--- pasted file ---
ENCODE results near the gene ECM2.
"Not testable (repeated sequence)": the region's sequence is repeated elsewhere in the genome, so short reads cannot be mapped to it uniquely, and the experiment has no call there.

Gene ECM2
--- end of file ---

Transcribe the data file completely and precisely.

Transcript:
ENCODE results near the gene ECM2.
"Not testable (repeated sequence)": the region's sequence is repeated elsewhere in the genome, so short reads cannot be mapped to it uniquely, and the experiment has no call there.

Gene ECM2